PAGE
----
Britain and the European Union have agreed to intensify trade talks and work on legal texts, a breakthrough of sorts after Prime Minister Boris Johnson said he was walking away from negotiations that had been deadlocked for weeks.
After a weekend of both sides trading blame for the lack of movement in talks and calling on the other to move first, chief negotiators David Frost and Michel Barnier were said to have agreed to a British demand to start working on legal texts.
With just over two months before Britain ends a status quo transition arrangement with the EU, any chance of securing a deal to protect billions of dollars in trade was hanging in the balance after both sides called on the other to move first.
It seemed that to try to restart the talks, chief negotiators David Frost and Michel Barnier decided to jump together, although with the two sides still far apart on key issues, any agreement may be hard to come by.
"It is the case that my colleague David Frost was in conversation with Michel Barnier and I believe it is the case that Michel Barnier has agreed both to the intensification of talks and also to working on legal texts," Michael Gove, London's point man on the divorce deal, told parliament, saying he had to check to make sure of the agreement.
"There has been a constructive move on the part of the European Union and ... I prefer to look forward in optimism rather than necessarily to look back in anger."
Gove's new-found optimism was in stark contrast to his tone just 20 minutes or so earlier when he issued the EU another ultimatum that it must "fundamentally change" its approach if it wanted to rescue trade talks.
The EU's chief negotiator Barnier tweeted: "I just spoke to David Frost ... I confirmed that the EU remains available to intensify talks in London this week, on all subjects, and based on legal texts."
What looks like the possible resumption of talks comes after a weekend when both sides blamed the other for their all but failure. But it by no means ensures that Britain and the EU will reach an agreement.
Negotiations broke down on Thursday, when the EU demanded Britain give ground, especially over fair competition rules, including state aid, and fisheries.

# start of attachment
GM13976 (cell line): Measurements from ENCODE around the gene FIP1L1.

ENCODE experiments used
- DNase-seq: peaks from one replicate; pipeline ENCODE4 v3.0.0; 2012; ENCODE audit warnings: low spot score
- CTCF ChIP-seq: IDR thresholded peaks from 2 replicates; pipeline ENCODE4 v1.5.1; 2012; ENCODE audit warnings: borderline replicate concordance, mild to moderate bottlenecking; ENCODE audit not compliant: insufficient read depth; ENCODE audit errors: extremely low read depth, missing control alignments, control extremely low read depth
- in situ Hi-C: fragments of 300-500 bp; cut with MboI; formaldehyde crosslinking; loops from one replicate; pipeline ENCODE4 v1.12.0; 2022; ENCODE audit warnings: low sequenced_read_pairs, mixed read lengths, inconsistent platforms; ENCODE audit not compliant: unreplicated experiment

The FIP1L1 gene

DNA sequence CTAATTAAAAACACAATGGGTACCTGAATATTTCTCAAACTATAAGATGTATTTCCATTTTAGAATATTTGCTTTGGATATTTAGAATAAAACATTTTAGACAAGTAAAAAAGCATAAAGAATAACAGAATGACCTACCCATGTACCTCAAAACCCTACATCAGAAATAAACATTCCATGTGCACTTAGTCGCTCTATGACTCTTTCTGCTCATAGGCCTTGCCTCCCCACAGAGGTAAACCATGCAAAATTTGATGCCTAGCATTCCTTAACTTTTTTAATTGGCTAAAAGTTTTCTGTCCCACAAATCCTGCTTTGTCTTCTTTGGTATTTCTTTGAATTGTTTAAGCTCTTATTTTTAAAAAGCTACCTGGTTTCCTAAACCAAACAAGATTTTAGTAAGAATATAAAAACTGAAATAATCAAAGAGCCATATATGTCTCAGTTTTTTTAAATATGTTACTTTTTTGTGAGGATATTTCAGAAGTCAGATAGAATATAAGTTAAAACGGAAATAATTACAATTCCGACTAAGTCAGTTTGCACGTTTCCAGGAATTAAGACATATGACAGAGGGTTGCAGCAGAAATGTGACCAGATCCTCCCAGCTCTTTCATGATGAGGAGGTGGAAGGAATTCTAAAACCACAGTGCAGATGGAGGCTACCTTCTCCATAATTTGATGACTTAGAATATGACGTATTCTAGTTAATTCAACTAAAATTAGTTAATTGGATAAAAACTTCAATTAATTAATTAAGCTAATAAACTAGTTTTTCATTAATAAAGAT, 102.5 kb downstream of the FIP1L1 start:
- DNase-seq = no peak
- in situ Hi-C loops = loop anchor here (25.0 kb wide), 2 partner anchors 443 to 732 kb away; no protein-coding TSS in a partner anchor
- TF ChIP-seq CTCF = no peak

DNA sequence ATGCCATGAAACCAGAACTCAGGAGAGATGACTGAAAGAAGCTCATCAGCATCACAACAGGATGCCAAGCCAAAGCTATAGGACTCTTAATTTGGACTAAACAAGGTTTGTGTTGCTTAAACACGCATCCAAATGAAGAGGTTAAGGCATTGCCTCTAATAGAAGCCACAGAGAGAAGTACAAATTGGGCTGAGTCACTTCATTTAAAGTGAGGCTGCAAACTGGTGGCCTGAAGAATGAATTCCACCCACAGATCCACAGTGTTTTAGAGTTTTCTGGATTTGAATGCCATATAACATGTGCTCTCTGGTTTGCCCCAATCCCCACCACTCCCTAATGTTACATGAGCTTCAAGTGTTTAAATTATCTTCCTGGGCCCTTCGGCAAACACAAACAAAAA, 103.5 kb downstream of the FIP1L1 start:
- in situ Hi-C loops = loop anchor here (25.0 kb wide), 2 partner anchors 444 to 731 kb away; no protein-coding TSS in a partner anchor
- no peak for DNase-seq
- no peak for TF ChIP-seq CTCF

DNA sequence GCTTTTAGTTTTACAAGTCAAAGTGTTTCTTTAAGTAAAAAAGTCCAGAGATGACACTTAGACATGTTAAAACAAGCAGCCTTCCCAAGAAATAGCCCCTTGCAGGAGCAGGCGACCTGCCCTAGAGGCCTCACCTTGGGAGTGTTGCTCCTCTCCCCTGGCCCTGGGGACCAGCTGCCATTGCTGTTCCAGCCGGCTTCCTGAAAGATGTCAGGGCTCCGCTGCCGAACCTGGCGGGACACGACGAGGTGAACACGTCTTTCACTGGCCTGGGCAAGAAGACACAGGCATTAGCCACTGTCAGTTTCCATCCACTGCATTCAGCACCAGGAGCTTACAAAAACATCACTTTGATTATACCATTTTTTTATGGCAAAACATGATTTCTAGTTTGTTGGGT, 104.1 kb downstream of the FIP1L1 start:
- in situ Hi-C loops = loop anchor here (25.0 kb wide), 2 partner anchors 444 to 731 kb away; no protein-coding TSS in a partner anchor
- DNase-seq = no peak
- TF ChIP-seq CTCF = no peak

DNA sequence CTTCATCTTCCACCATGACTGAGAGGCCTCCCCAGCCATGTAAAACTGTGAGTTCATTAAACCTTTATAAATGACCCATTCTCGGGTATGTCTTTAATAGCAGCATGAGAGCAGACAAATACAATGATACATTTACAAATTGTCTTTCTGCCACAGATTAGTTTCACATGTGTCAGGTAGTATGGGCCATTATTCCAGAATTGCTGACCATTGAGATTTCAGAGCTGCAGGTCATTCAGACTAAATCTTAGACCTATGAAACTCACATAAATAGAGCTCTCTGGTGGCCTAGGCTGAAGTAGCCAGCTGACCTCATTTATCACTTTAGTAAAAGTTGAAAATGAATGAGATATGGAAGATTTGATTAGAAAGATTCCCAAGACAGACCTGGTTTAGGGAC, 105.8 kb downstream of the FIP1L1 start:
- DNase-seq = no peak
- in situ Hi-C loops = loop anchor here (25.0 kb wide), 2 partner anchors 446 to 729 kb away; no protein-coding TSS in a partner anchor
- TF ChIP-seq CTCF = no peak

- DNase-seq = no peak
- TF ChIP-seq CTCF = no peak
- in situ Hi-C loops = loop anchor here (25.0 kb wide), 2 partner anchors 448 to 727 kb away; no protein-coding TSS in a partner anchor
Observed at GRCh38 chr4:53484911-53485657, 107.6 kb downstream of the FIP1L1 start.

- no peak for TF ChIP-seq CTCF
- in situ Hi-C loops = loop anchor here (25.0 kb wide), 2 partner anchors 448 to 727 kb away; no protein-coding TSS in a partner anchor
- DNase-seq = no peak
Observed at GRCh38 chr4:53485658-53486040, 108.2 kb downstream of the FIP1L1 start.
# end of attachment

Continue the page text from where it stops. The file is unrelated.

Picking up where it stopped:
In turn, Prime Minister Boris Johnson said on Friday there was no point in continuing talks, saying Britain would "prosper mightily" without a trade agreement, or as the British government describes it: an "Australian-style" deal.
That would mean the United Kingdom trading on World Trade Organization terms: Tariffs would be imposed under WTO rules, likely causing significant price rises.
Such a scenario would throw $900 billion in annual bilateral trade into uncertainty and could snarl the border, turning parts of the southeastern county of Kent into a vast truck park.
Gove, in parliament, repeated Britain's demands.
"We have to be in control of our own borders, our fishing grounds, we have to set our own laws; We have to be free to thrive as an independent free trading nation, embracing the freedoms that flow as a result," he told parliament.
Brussels wants Britain to move on both fair competition guarantees, or the so-called level playing field, and on fisheries, which President Emmanuel Macron insists should offer more for the French side.
A no-deal finale to Britain's five-year Brexit drama would disrupt the operations of manufacturers, retailers, farmers and nearly every other sector - just as the economic hit from the coronavirus pandemic worsens.
Regardless, Britain is launching a campaign this week urging businesses to step up preparations for a no-deal departure. "Make no mistake, there are changes coming in just 75 days and time is running out for businesses to act," Gove said in an earlier statement.